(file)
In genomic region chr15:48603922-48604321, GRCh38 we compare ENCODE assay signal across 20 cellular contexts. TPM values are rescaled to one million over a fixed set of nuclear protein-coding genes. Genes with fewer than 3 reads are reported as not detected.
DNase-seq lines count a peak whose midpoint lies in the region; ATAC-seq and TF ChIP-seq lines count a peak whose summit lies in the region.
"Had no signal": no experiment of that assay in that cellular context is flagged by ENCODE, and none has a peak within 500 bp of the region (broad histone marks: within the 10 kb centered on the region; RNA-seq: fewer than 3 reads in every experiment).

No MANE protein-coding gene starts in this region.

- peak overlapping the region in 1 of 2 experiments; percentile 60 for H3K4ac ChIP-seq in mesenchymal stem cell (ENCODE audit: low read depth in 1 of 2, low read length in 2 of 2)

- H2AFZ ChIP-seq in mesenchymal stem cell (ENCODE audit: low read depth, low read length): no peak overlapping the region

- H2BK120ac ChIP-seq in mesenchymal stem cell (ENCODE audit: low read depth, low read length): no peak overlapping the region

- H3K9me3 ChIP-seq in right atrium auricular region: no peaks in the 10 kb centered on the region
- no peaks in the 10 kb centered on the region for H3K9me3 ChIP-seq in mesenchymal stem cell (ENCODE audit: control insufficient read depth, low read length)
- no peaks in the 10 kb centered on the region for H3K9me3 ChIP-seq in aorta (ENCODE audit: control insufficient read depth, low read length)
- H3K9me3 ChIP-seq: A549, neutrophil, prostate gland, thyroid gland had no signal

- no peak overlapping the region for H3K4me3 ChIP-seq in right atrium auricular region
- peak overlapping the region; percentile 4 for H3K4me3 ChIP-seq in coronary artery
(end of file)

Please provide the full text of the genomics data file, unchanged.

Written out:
In genomic region chr15:48603922-48604321, GRCh38 we compare ENCODE assay signal across 20 cellular contexts. TPM values are rescaled to one million over a fixed set of nuclear protein-coding genes. Genes with fewer than 3 reads are reported as not detected.
DNase-seq lines count a peak whose midpoint lies in the region; ATAC-seq and TF ChIP-seq lines count a peak whose summit lies in the region.
"Had no signal": no experiment of that assay in that cellular context is flagged by ENCODE, and none has a peak within 500 bp of the region (broad histone marks: within the 10 kb centered on the region; RNA-seq: fewer than 3 reads in every experiment).

No MANE protein-coding gene starts in this region.

- peak overlapping the region in 1 of 2 experiments; percentile 60 for H3K4ac ChIP-seq in mesenchymal stem cell (ENCODE audit: low read depth in 1 of 2, low read length in 2 of 2)

- H2AFZ ChIP-seq in mesenchymal stem cell (ENCODE audit: low read depth, low read length): no peak overlapping the region

- H2BK120ac ChIP-seq in mesenchymal stem cell (ENCODE audit: low read depth, low read length): no peak overlapping the region

- H3K9me3 ChIP-seq in right atrium auricular region: no peaks in the 10 kb centered on the region
- no peaks in the 10 kb centered on the region for H3K9me3 ChIP-seq in mesenchymal stem cell (ENCODE audit: control insufficient read depth, low read length)
- no peaks in the 10 kb centered on the region for H3K9me3 ChIP-seq in aorta (ENCODE audit: control insufficient read depth, low read length)
- H3K9me3 ChIP-seq: A549, neutrophil, prostate gland, thyroid gland had no signal

- no peak overlapping the region for H3K4me3 ChIP-seq in right atrium auricular region
- peak overlapping the region; percentile 4 for H3K4me3 ChIP-seq in coronary artery